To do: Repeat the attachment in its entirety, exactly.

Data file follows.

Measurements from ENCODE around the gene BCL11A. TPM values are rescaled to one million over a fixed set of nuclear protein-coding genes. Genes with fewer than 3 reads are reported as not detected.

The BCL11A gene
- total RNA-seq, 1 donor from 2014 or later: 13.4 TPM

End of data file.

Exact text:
Measurements from ENCODE around the gene BCL11A. TPM values are rescaled to one million over a fixed set of nuclear protein-coding genes. Genes with fewer than 3 reads are reported as not detected.

The BCL11A gene
- total RNA-seq, 1 donor from 2014 or later: 13.4 TPM